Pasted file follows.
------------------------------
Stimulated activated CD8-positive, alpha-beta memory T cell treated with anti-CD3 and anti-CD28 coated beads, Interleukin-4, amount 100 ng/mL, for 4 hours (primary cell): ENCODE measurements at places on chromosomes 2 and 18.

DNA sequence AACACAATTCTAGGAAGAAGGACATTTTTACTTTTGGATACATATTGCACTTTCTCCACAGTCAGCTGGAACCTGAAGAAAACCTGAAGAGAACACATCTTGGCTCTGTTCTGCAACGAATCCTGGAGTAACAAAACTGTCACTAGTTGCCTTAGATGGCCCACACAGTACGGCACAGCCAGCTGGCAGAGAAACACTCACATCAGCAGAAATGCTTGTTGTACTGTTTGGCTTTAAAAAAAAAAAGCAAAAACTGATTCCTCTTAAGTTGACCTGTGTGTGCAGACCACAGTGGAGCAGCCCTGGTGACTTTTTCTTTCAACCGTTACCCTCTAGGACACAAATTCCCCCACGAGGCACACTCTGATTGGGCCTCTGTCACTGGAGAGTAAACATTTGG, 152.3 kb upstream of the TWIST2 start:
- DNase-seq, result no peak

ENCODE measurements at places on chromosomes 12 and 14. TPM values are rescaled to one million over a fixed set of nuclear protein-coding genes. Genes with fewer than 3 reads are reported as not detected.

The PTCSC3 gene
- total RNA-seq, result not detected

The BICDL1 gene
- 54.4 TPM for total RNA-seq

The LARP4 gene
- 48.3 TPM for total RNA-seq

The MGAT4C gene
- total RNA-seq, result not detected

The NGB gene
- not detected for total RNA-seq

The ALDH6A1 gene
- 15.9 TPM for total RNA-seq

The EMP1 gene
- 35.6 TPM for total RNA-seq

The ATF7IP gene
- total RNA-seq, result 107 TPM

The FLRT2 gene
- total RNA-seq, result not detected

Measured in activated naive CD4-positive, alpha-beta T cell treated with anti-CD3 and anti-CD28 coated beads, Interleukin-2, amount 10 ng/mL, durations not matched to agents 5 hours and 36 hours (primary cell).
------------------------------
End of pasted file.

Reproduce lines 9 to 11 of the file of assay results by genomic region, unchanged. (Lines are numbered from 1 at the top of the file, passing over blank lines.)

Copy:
The LARP4 gene
- 48.3 TPM for total RNA-seq

The MGAT4C gene